Labels: , , ,

Friday, September 21, 2007


Call for Submissions

The Autism Acceptance Project is seeking to showcase the work of autistic people everywhere. If you are poet, an essayist, a fiction writer, an artist or musician of any type, we would like to show your work and direct our audience back to you.

If you are interested, please contact me at

Thursday, September 20, 2007


Do Disability Organizations Presume Competence?

I have quoted Kathy Snow from Disability is Natural before and value her point of view. I highly recommend that everyone read her recent paper Do Disability Organizations Presume Competence?

The answer is no. Not autism ones, especially. When acceptance is entwined with ideas of recovery, when autism organizations want to recover, prevent, cure and praise autistic children only for typical responses, it is neither acceptance nor a presumption of competence.

"The service system (early intervention, special education, adult services, vocational-rehabilitation, therapies and interventions, etc.) seems to be built on the presumption that people with disabilities are incompetent," she says. "The result? Two unequal class of people ("providers" and "consumers")....the newsletters of organizations often tell the tale. A headline screams, 'Join the End the Waiting List campaign.' Advocates are exhorted to attend the rally...yes we need to effect systems change. But is ensuring government assistance our highest hope for people with disabilities? Doesn't this reflect an underlying PRESUMPTION OF INCOMPETENCE?

Wouldn't greater outcomes be generated if an organization rallied its troops (and its board members)to spend their time and energy helping individuals with disabilities find real work for real pay?"

Virtual Learning Options in Ontario

While my own son is only five, and attends a regular school with a shadow, I anxiously anticipate high school...already. Many autistic teenagers I know are having a rough time in high school. It's a time when peer pressure is at its highest, and one's difference and lack of sensitivity and understanding about autism can really pack a punch. We often see a rise of "behvaiours" as a result of high school, and quite frankly, with the inhospitable integration we currently have set up in our schools, high school just ain't fair for our autistic youth. Still, the onus sits upon the autistic to "change" and "be normal," while the rest glide by with insensivity.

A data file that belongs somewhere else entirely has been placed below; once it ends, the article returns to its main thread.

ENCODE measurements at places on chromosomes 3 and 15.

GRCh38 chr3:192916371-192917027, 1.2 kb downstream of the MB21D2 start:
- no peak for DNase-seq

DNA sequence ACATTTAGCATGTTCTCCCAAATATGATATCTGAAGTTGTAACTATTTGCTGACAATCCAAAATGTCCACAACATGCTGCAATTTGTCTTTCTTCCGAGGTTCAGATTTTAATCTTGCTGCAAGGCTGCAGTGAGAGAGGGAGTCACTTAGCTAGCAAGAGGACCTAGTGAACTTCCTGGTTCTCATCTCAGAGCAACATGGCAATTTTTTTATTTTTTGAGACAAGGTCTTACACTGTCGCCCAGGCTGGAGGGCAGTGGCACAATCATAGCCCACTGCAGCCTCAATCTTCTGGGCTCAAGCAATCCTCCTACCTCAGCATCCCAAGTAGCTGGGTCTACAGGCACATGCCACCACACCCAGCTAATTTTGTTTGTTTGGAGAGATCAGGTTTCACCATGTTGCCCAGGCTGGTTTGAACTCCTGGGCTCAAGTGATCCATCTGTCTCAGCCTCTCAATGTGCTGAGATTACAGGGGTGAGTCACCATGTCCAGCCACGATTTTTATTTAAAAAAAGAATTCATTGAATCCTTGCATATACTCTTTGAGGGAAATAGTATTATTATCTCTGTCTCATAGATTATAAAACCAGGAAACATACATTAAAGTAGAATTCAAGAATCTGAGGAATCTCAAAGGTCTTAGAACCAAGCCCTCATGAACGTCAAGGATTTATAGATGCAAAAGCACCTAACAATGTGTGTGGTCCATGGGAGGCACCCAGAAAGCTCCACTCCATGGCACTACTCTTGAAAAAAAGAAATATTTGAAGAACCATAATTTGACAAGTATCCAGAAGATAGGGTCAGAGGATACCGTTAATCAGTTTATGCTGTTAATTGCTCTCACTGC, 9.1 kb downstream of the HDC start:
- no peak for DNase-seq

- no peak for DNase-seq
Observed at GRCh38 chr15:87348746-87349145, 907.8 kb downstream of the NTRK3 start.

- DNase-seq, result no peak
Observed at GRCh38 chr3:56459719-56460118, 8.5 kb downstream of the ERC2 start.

While we all know we need to change that, people need options. I don't know how many will be available in the future and I think of many autistic youth today -- who could achieve at high school, given the right patience and accommodations.

People tend to think of homeschooling as a cop-out or as a failure. I beg to differ. Take a look and subscribe to Life Learners magazine to see how homeschoolers are succeeding in higher education and in society.

Also, there are virtual options that may be quite suitable for many autistic learners. The social piece may seem to be missing, but what's so great about the social piece if no one cares to understand autism and one's autistic child is not thriving in the environment? I would rather Adam go to many other wonderful supportive "social" environments that exist and that accept him. So, if you are looking for options, share them here and take a look at The Virtual Learning Centre, which partners with the Ministry of Education for more options in getting through high school.

Tuesday, September 18, 2007


The Autism Acceptance Project Announces A New Partnership

We all know how stigma influences the hiring of autistic people. A lack of understanding about the nature of autism limits opportunities. This is an interesting article on how the way society thinks about autism, can be an obstacle. It is titled Letters: Autism Shouldn't Be A Roadblock to the Working World.

LinkUP is an employment service in Toronto for persons with disabilities. They have autistic clientele. TAAProject and LinkUP will work together to help employers come to understand and value autistic people in the workplace.

Our autistic speaker's bureau is growing and we are getting calls now to have autistic individuals speak to various organizations and schools. Now is the time to book your speaker. Keep checking the TAAProject website for a growing list of speakers. Our newest additions are Matthew Schuster from Queen's University and John Gelmon, a friend of TAAProject and our new copy editor. If you are autistic and you are interested in joining our Bureau, please contact us at 416-487-3600 or at

We are also working on many other partnerships which will soon be announced.

Saturday, September 15, 2007


The Zen of Chocolate